EDMONTON - The berm around the Obed mine coal tailings pond that failed last fall had not been inspected by the province because it was not classified as a dam, a public forum at the University of Alberta was told Thursday.

The berm broke Oct. 31, 2013, sending a wall of water, mud and fine coal particles out of the tailings pond in the largest coal slurry spill in Canada. The spill over ran the banks of two small creeks and left a layer of muddy, contaminated sediment in the creeks and along the banks for five kilometres and ran into the Athabasca River.

At the public forum, U of A water scientists presented the results of their review of mine owner Sherritt’s cleanup plans — a review requested by Alberta Environment in an effort to get and independent review and “the best science” to guide the cleanup.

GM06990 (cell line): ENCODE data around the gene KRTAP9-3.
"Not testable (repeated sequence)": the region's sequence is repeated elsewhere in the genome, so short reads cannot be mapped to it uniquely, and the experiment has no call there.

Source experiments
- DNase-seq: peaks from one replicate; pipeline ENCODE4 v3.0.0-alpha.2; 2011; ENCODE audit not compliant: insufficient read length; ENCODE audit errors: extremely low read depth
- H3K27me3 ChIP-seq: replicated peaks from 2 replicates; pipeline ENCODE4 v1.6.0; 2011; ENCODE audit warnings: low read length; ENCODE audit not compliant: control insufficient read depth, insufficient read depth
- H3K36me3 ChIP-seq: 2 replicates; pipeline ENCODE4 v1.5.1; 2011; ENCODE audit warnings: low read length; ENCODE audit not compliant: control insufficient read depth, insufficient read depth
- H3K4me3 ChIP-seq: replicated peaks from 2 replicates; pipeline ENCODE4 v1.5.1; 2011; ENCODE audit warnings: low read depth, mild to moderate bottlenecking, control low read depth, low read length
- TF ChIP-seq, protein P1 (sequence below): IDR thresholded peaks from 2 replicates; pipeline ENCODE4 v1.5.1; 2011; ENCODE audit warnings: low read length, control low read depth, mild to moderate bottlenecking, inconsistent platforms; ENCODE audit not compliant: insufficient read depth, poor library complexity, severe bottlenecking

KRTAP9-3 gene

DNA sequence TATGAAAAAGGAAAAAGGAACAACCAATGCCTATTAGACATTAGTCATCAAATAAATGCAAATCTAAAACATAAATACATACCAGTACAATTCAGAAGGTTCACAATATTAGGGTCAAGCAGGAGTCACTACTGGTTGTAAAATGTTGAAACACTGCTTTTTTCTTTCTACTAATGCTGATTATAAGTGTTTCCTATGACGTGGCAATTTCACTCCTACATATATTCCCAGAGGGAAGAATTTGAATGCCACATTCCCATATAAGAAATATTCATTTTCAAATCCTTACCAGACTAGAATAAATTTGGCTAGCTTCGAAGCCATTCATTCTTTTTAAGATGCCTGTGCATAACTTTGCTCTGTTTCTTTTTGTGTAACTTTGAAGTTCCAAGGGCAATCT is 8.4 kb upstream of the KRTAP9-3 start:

In response to a question about inspection reports on the berm around the tailings pond, Alberta Environment said no such reports exist as the structure was not classified as a dam and therefore “not subject to regular testing. “

That raised a red flag for some at the forum. Peter Fortuna of Fort McMurray asked if there was a list identifying which structures are considered dams “so we can know in our community” what is being inspected.

Sherritt’s John Schadan, vice-president of operations, said later that the company inspected the berm regularly and found no warning signs. It is too early to say how or why the berm burst — that is still under investigation, he added.

Source: Edmonton Journal - See full article